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Scholars? What sort of scholars? And the other words. How very remarkable indeed.

Yes, he knew me to be a blood drinker. Indeed, he had some name for me: vampire. And he had been watching me for several years He had in fact glimpsed me in grand salons and ballrooms, so I might indeed write this off to my carelessness. And on the night that I had first opened rny house to the citizens of Venice, he had come.

With little difficulty I heard him make his way down the staircases through the palazzo and then I saw him come out into the canal arid hail a gondola which took him away. I had caught a good look at him as he stepped into the boat. He was a tall man, lean and fair of skin, an Englishman, and he was dressed in severe clothes of black. He was very frightened. He did not even look up as the boat took him away.

But now, with all of Venice receiving me into its finest company, I did not feel such a thing. I had Bianca when I wanted to ramble on about the work of Bellini or my beloved Botticelli. I had Amadeo with whom to share my golden tomb.

All this his mind gave me rather easily without the young man realizing it, obviously, and then using the Mind Gift I sent a very direct message to him.

I also went so far as to question Bianca about such a person, and to warn Vincenzo that such a man might attempt to engage him in

can see with the greatest clarity, those years when you can give your trust most truly to others, and seek to bring about a perfect happiness for yourself.

Botticelli, Bianca, Amadeo-these were the loves of my Perfect Time.

With little difficulty I heard him make his way down the staircases through the palazzo and then I saw him come out into the canal arid hail a gondola which took him away. I had caught a good look at him as he stepped into the boat. He was a tall man, lean and fair of skin, an Englishman, and he was dressed in severe clothes of black. He was very frightened. He did not even look up as the boat took him away.

But now, with all of Venice receiving me into its finest company, I did not feel such a thing. I had Bianca when I wanted to ramble on about the work of Bellini or my beloved Botticelli. I had Amadeo with whom to share my golden tomb.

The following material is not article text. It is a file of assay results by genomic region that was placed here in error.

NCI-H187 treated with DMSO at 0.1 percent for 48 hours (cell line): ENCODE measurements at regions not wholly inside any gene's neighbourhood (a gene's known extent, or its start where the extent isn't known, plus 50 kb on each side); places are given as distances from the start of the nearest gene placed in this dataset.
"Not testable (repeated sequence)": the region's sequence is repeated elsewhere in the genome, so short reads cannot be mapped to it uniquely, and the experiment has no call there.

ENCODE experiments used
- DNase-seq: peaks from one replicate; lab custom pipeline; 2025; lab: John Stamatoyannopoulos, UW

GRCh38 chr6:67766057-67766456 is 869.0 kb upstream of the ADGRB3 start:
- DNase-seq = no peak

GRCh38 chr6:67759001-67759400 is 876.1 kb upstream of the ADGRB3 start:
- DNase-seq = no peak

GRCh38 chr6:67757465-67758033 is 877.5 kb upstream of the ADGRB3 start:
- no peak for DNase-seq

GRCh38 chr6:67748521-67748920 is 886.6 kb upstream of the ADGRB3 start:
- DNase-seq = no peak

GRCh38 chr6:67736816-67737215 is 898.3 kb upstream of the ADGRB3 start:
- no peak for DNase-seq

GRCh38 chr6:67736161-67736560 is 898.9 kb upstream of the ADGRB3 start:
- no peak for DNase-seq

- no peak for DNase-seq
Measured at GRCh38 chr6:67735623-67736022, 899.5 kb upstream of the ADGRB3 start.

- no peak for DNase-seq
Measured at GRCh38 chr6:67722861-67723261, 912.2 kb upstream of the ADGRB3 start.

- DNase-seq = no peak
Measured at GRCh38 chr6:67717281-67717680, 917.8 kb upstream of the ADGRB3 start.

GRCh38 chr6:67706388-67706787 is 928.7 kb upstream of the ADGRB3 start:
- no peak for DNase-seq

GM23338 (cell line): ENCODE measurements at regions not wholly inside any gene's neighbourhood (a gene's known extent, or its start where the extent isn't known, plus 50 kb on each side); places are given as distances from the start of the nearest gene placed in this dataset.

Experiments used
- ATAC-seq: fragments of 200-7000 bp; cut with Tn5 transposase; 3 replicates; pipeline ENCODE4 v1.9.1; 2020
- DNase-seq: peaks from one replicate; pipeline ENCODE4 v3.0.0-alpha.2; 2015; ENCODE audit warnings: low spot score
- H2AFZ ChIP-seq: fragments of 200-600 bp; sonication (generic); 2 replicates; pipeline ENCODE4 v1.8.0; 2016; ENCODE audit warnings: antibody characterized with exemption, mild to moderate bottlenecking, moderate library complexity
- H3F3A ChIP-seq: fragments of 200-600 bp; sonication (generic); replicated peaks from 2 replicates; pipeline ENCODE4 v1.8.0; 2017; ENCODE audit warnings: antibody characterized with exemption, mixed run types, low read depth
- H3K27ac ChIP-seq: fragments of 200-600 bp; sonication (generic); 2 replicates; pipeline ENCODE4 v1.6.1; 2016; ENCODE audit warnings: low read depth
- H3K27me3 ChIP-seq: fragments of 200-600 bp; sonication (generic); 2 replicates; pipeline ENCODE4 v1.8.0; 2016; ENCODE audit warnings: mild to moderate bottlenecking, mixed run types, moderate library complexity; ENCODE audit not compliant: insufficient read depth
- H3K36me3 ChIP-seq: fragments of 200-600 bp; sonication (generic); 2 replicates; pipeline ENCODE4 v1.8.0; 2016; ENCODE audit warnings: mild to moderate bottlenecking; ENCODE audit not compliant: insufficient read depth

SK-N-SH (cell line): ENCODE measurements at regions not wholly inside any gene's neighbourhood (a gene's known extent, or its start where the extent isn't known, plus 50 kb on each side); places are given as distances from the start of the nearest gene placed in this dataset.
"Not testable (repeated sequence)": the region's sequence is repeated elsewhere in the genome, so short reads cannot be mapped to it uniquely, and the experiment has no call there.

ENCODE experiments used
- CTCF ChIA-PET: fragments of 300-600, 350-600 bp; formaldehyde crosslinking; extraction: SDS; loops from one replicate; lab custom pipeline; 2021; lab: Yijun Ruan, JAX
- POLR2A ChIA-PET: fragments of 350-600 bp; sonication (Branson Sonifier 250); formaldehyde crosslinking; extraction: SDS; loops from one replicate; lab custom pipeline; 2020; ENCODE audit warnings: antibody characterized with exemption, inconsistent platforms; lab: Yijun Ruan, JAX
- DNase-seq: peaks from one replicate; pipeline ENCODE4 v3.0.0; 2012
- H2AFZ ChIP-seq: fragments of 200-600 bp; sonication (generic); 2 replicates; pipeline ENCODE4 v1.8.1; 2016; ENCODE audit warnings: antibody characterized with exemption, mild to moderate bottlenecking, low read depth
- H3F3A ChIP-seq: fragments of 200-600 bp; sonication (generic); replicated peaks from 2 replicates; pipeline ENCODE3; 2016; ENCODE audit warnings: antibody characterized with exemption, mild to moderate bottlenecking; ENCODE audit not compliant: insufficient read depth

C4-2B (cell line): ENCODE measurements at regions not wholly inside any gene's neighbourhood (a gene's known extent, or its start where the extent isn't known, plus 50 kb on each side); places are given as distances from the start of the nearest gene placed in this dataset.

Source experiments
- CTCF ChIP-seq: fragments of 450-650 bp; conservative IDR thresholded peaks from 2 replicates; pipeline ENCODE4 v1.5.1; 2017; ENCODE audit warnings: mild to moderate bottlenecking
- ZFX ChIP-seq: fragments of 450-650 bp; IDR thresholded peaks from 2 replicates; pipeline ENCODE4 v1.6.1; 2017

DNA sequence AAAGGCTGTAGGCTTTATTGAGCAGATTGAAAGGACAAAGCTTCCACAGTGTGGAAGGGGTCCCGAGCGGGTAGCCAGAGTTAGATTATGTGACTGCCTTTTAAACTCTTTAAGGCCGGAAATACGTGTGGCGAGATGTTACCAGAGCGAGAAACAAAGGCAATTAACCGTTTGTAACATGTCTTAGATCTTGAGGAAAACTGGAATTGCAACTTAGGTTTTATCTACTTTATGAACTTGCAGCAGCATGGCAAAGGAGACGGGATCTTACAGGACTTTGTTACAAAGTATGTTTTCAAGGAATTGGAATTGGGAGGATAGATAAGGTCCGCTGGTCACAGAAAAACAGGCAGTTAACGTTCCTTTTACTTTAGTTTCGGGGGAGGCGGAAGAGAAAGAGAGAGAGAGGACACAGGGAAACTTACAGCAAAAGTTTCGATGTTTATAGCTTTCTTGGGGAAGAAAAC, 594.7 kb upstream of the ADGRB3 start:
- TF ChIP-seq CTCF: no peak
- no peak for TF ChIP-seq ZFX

I also went so far as to question Bianca about such a person, and to warn Vincenzo that such a man might attempt to engage him in

Never in all my years had I known any such a threat to my secrecy. And naturally I was tempted to immediately conclude that my life in Venice had failed. Just when I thought I had fooled an entire city, I was to be caught for what I was.

What could this mean? What could this be?

It struck me with full force that there had been moments in my long life when I would have found his message irresistible, so great had been my loneliness, so great had been my longing to be understood.

What could this mean? What could this be?

All this his mind gave me rather easily without the young man realizing it, obviously, and then using the Mind Gift I sent a very direct message to him.

At this point, meaning to confront him and terrify him, I came to the very edge of the roof garden and peered across the canal at him, and there I made out his stealthy shape, and how he meant to cloak himself, and how fearful yet fascinated he was.

Botticelli, Bianca, Amadeo-these were the loves of my Perfect Time.

Indeed, I was enjoying a Perfect Time. I wondered if for every immortal there was a Perfect Time. I wondered if it corresponded to the prime of life in mortals-those years when you are strongest and

Indeed, I was enjoying a Perfect Time. I wondered if for every immortal there was a Perfect Time. I wondered if it corresponded to the prime of life in mortals-those years when you are strongest and

can see with the greatest clarity, those years when you can give your trust most truly to others, and seek to bring about a perfect happiness for yourself.

This is folly. Interfere with me and you will surely die. I won't give you a second warning. Move away from my household. Leave Venice. Is it worth your life to know what you want to know of me?

I stood on the roof for a long time, feeling the blessed wind, and wondering in its silence, what I should do about this strange discovery. I thought over his distinct message and the power of mind with which he'd sent it to me.

But this young mortal had nothing to do with the grand society in which I moved. I knew it die moment I penetrated his mind. He was no great Venetian, no painter, no cleric, no poet, no alchemist, and certainly no member of the Grand Council of Venice. On the contrary, he was a most strange sort of being, a scholar of the supernatural, a spy upon creatures such as me.

With little difficulty I heard him make his way down the staircases through the palazzo and then I saw him come out into the canal arid hail a gondola which took him away. I had caught a good look at him as he stepped into the boat. He was a tall man, lean and fair of skin, an Englishman, and he was dressed in severe clothes of black. He was very frightened. He did not even look up as the boat took him away.

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